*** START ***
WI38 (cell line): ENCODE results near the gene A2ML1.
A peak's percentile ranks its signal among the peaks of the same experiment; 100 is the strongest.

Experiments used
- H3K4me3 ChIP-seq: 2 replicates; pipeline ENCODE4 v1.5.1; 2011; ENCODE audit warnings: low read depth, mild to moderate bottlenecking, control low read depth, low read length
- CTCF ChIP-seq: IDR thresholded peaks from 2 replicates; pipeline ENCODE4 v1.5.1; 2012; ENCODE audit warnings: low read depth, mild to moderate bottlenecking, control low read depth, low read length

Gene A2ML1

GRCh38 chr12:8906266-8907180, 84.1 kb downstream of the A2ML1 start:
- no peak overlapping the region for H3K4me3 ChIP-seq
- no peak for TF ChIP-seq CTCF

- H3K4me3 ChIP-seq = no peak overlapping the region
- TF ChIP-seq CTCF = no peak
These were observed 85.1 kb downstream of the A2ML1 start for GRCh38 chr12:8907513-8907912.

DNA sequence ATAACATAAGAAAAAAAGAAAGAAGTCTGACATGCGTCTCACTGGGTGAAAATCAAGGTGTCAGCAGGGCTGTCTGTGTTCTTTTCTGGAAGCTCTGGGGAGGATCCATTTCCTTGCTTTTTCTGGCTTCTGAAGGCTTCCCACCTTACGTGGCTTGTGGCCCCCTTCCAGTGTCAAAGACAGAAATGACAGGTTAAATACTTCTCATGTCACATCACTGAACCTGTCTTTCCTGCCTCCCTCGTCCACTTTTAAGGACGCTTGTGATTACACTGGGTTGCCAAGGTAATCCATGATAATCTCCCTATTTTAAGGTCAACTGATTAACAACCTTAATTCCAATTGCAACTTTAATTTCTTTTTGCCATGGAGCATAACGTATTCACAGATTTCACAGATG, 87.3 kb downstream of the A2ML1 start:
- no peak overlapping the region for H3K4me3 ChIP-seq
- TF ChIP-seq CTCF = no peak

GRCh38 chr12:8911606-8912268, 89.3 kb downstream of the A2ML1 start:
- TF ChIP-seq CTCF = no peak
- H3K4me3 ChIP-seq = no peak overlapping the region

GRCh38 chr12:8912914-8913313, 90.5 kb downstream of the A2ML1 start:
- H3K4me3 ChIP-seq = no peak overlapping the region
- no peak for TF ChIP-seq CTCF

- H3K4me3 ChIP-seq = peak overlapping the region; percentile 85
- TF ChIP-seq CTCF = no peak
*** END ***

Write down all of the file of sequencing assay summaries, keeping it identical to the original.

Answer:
WI38 (cell line): ENCODE results near the gene A2ML1.
A peak's percentile ranks its signal among the peaks of the same experiment; 100 is the strongest.

Experiments used
- H3K4me3 ChIP-seq: 2 replicates; pipeline ENCODE4 v1.5.1; 2011; ENCODE audit warnings: low read depth, mild to moderate bottlenecking, control low read depth, low read length
- CTCF ChIP-seq: IDR thresholded peaks from 2 replicates; pipeline ENCODE4 v1.5.1; 2012; ENCODE audit warnings: low read depth, mild to moderate bottlenecking, control low read depth, low read length

Gene A2ML1

GRCh38 chr12:8906266-8907180, 84.1 kb downstream of the A2ML1 start:
- no peak overlapping the region for H3K4me3 ChIP-seq
- no peak for TF ChIP-seq CTCF

- H3K4me3 ChIP-seq = no peak overlapping the region
- TF ChIP-seq CTCF = no peak
These were observed 85.1 kb downstream of the A2ML1 start for GRCh38 chr12:8907513-8907912.

DNA sequence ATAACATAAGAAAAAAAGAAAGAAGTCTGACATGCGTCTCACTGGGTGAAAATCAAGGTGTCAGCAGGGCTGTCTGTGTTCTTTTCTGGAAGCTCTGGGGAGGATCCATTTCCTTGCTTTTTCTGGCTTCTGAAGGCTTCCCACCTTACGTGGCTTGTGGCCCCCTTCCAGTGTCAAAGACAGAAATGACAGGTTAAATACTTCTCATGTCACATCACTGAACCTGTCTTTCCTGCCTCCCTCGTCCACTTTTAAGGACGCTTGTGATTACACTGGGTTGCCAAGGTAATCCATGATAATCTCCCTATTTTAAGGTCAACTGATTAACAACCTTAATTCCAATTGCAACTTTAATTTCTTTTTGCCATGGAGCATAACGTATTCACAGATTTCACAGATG, 87.3 kb downstream of the A2ML1 start:
- no peak overlapping the region for H3K4me3 ChIP-seq
- TF ChIP-seq CTCF = no peak

GRCh38 chr12:8911606-8912268, 89.3 kb downstream of the A2ML1 start:
- TF ChIP-seq CTCF = no peak
- H3K4me3 ChIP-seq = no peak overlapping the region

GRCh38 chr12:8912914-8913313, 90.5 kb downstream of the A2ML1 start:
- H3K4me3 ChIP-seq = no peak overlapping the region
- no peak for TF ChIP-seq CTCF

- H3K4me3 ChIP-seq = peak overlapping the region; percentile 85
- TF ChIP-seq CTCF = no peak